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Maine Hotels

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2: Searching for hotels in Maine. To locate your hotel, click on one of the blue links below.

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As big as the other five New England states combined, MAINE has barely the population of Rhode Island. In principle, therefore, there’s plenty of room for its massive summer influx of visitors; in practice, the majority of these make for the southern stretches of the extravagantly corrugated coast. You only really begin to appreciate the size and space of the state further north, or inland, where vast tracts of mountainous forest are dotted with lakes, and barely pierced by roads – more like the Alaskan interior than the RV-clustered roads of the Vermont and New Hampshire mountains, and ideal territory for hiking and canoeing (and spotting moose).

Although Maine is in many ways inhospitable – the Algonquin called it “Land of the Frozen Ground” – it has been in contact with Europe ever since the Vikings, around 1000 AD. For the navigator Verrazano, in 1524, the “crudity and evil manners” of the Indians made this the “Land of Bad People,” but before long European fishermen were setting up camps each summer to dry their catch. Francis Bacon in turn said that the English were “worse than the very Savages, impudently lying with their Women, teaching their men to drink drunke, and … to fall together by the eares.”

North America’s first agricultural colonies were in Maine: de Champlain’s French Protestants near Mount Desert Island in 1604, and an English group that survived one winter at the mouth of the Kennebec three years later. In the face of the unwillingness of subsequent English settlers to let them farm in peace, the local Indians formed a long-term alliance with the French, and until as late as 1700 regularly drove out streams of impoverished English refugees. By 1764, however, the official census could claim that even Maine’s black population was more numerous than its Native Americans.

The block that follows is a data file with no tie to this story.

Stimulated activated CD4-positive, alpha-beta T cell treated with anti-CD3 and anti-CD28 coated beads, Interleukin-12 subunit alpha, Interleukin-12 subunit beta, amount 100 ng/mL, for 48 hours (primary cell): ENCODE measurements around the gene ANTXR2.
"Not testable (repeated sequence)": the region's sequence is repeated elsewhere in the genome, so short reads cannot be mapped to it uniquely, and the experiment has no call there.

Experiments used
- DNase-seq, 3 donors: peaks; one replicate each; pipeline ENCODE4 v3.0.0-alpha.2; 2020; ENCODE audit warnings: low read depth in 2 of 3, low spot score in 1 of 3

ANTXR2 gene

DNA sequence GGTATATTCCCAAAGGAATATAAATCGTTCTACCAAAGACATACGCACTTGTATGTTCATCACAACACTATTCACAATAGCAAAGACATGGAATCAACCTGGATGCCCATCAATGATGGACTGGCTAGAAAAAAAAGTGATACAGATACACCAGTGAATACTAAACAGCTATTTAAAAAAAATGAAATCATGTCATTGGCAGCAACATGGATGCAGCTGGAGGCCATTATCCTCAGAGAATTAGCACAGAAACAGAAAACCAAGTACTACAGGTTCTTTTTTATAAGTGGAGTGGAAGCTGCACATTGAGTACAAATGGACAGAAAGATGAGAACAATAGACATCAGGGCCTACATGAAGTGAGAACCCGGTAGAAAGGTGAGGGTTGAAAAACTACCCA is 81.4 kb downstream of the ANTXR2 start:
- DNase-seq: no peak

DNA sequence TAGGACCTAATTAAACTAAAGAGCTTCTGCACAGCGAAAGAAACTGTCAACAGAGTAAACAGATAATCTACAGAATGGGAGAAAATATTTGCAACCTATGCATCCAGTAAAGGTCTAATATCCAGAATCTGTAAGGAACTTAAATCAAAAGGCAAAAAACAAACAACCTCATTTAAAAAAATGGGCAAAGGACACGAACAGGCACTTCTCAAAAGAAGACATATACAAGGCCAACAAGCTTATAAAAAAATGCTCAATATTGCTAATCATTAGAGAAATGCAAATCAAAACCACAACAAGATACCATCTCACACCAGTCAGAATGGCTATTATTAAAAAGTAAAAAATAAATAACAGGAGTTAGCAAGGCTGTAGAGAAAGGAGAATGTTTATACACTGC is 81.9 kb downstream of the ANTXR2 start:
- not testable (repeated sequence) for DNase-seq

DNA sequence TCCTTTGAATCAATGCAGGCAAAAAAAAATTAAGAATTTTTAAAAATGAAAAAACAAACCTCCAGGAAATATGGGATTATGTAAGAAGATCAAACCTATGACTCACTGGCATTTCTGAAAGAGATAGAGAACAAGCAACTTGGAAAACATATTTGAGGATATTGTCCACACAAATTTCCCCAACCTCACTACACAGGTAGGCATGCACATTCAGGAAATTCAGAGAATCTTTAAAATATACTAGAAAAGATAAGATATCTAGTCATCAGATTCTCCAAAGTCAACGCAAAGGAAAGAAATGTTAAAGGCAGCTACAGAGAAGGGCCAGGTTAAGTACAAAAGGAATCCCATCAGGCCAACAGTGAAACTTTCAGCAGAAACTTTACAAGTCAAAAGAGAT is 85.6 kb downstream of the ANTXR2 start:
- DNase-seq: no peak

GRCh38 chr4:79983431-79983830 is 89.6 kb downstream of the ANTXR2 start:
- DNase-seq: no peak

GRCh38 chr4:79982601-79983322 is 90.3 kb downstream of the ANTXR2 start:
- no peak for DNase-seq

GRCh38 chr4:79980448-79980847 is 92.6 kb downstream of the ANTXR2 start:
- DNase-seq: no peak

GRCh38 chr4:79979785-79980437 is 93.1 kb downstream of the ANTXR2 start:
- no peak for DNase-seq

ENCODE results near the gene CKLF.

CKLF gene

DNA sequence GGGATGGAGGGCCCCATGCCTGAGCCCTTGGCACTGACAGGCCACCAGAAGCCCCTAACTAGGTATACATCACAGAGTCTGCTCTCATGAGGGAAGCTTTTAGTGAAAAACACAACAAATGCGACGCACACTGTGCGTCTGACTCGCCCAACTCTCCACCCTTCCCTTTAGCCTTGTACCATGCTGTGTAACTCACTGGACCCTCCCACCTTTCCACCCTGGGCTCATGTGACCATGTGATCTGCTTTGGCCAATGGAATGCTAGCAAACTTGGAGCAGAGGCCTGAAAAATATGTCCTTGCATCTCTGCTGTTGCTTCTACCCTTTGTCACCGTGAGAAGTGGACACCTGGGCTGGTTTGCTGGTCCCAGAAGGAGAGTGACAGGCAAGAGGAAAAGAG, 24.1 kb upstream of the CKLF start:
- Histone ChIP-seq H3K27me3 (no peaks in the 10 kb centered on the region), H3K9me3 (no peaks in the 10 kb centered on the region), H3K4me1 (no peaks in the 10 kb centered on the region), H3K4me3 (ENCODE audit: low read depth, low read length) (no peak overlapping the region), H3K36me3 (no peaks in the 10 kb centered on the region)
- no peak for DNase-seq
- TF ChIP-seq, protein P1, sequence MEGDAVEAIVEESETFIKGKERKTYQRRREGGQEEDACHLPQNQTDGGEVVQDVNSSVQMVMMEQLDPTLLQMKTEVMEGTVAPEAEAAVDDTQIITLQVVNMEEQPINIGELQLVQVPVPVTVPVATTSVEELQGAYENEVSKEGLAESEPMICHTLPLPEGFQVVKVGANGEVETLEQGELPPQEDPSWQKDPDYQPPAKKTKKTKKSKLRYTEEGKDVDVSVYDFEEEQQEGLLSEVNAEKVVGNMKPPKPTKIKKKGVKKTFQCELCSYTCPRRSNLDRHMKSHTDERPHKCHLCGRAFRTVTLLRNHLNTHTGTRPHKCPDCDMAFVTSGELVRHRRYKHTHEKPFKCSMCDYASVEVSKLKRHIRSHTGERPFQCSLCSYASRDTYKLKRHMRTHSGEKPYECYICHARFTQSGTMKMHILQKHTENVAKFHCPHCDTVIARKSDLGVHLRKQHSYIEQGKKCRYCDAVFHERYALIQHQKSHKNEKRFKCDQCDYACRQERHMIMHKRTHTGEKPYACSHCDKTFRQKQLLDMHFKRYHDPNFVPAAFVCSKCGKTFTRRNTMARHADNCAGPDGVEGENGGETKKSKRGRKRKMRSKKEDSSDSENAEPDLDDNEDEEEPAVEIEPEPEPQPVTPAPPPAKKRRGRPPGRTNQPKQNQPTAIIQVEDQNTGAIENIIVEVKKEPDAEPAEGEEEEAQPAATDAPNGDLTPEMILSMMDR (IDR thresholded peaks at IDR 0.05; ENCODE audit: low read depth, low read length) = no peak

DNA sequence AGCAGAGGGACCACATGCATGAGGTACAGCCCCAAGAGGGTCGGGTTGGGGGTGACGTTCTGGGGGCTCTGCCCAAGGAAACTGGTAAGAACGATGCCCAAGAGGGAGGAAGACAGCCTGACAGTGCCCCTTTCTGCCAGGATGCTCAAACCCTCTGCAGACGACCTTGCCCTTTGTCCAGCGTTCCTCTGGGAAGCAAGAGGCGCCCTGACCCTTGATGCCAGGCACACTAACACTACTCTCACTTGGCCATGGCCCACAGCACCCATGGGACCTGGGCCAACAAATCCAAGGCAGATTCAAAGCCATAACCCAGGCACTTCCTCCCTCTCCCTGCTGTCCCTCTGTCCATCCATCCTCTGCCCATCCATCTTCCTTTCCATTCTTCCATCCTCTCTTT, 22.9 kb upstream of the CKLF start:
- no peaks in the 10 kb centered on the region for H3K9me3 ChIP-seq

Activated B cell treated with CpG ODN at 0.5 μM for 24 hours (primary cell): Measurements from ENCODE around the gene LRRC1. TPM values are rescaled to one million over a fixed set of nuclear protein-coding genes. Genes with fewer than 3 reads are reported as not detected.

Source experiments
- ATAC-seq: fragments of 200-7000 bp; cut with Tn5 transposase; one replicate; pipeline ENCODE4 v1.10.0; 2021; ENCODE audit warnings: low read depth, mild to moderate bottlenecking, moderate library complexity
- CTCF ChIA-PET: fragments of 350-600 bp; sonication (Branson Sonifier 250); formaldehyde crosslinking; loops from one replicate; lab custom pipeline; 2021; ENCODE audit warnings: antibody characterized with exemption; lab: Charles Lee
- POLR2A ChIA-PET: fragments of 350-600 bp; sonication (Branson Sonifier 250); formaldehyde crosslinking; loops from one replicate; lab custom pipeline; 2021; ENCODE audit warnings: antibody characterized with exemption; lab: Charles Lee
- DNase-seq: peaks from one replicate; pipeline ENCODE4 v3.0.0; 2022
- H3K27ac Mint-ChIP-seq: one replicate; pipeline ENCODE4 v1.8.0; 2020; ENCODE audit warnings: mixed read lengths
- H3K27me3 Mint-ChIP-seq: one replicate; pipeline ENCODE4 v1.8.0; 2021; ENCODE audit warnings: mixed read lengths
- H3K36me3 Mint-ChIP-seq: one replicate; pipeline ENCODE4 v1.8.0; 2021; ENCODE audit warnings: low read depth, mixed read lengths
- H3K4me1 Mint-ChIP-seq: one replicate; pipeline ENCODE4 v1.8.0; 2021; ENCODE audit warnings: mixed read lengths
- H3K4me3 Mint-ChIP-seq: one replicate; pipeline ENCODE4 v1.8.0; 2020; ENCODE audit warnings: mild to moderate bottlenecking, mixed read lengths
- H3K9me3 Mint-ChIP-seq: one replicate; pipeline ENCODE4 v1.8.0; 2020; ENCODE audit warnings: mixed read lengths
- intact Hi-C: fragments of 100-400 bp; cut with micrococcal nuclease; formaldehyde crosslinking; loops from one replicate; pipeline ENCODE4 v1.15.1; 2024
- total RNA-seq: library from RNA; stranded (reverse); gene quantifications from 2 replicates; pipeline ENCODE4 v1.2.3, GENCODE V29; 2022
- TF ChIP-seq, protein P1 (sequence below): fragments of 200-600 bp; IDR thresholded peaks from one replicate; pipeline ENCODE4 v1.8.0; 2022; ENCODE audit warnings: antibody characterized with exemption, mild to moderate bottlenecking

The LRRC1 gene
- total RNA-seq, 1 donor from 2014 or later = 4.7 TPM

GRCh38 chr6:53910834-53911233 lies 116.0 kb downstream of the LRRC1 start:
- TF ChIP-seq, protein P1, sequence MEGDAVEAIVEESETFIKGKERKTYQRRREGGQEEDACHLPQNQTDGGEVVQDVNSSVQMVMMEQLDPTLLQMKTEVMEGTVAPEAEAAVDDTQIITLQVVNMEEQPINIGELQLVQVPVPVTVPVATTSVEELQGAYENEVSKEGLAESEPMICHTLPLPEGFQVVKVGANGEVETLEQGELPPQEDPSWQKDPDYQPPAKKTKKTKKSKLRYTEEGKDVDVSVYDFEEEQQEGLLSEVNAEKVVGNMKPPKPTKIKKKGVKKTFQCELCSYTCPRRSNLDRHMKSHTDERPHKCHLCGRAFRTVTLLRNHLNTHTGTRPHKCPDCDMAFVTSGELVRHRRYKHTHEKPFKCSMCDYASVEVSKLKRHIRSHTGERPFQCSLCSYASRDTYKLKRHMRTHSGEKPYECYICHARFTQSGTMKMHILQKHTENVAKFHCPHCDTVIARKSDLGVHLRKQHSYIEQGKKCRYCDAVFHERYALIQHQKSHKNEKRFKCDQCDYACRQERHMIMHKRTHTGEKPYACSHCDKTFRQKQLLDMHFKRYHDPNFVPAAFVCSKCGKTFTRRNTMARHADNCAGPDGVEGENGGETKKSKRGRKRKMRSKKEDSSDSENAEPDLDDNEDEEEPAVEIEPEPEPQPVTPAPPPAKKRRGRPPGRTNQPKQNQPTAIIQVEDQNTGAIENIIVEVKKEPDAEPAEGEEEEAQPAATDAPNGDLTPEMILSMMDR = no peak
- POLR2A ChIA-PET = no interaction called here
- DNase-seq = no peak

At first considered part of Massachusetts, Maine became a separate entity only in 1820, when the Missouri Compromise made Maine a Free and Missouri a Slave state. In the nineteenth century, its people had a reputation for conservatism and resistance to immigration, manifested in anti-Irish riots. Today, the economy remains heavily based on the sea, although many of those who fish also farm, and long expeditions are rare. Recently they have been selling their catch direct to Russian factory ships anchored just offshore. Lobster fishing in particular has defied gloomy predictions and has boomed again, as evidenced by the many thriving lobster pounds.

In winter, most of Maine is under ice; summer is short and usually heralded in early June by an infestation of tiny black flies. Fall colors begin to spread from the north in late September – when, unlike elsewhere in New England, off-season prices apply – but temperatures drop sharply, becoming quite frosty by mid-October. Click here to go to Maine State web site

 

 

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